In France during the years of the French Revolution and its aftermath, the younger Audubon grew up to be a handsome and gregarious man. He played flute and violin, and learned to ride, fence, and dance. Audubon enjoyed roaming in the woods, often returning with natural curiosities, including birds' eggs and nests, of which he made crude drawings. His father planned to make a seaman of his son. At twelve, Audubon went to military school and became a cabin boy. He quickly found out that he was susceptible to seasickness and not fond of mathematics or navigation. After failing the officer's qualification test, Audubon ended his incipient naval career. He returned to exploring fields again, focusing on birds.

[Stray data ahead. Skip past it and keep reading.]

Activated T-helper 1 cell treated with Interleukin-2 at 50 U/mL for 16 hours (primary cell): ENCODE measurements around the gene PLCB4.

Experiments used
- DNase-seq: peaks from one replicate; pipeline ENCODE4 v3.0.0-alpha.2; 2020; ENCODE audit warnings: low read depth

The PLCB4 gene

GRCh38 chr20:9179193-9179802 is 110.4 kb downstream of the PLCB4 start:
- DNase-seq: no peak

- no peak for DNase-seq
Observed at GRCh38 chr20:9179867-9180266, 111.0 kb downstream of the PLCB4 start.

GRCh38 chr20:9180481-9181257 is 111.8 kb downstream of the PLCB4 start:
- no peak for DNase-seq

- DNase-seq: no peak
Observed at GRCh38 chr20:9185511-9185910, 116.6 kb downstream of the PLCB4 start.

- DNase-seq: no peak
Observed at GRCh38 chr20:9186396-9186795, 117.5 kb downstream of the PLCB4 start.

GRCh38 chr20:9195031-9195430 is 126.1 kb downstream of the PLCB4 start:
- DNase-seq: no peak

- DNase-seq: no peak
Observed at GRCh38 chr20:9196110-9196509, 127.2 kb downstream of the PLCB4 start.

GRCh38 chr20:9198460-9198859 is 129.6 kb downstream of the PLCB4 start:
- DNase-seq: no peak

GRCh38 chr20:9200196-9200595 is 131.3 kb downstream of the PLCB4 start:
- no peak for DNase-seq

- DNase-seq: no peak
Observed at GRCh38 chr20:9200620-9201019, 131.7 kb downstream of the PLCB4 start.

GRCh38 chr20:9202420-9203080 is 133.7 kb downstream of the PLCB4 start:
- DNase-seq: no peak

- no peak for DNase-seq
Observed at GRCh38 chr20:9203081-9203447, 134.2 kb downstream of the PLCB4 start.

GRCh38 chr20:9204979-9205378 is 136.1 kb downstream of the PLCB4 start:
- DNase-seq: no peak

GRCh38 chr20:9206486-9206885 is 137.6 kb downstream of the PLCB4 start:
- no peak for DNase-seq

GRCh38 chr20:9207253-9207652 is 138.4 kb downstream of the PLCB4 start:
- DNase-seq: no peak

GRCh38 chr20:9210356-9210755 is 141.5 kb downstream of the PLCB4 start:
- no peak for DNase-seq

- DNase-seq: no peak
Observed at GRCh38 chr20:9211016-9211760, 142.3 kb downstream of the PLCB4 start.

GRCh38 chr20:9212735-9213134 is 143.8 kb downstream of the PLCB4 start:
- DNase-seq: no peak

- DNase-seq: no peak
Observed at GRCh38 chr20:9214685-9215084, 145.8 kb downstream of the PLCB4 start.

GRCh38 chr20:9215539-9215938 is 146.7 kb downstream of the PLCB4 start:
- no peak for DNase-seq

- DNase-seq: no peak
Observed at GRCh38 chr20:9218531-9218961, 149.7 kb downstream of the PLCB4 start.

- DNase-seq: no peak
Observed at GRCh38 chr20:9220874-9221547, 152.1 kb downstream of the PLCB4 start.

In 1803, his father obtained a false passport so that Jean-Jacques could go to the United States to avoid conscription in the Napoleonic Wars. 18-year-old Jean-Jacques boarded ship, changing his name to the anglicized form John James Audubon. Jean Audubon and Claude Rozier arranged a business partnership for their sons John James Audubon and Jean Ferdinand Rozier to pursue lead mining in Pennsylvania. The Audubon-Rozier partnership was based on Claude Rozier's buying half of Jean Audubon's share of a plantation in Haiti, and lending money to the partnership as secured by half interest in lead mining at Audubon's Pennsylvania property of Mill Grove.
Audubon caught yellow fever upon arrival in New York City. The ship's captain placed him in a boarding house run by Quaker women. They nursed Audubon to recovery and taught him English. He traveled with the family's Quaker lawyer to the Audubon family farm in Pennsylvania, Mill Grove. The 284-acre (115 ha) homestead is located on the Perkiomen Creek a few miles from Valley Forge.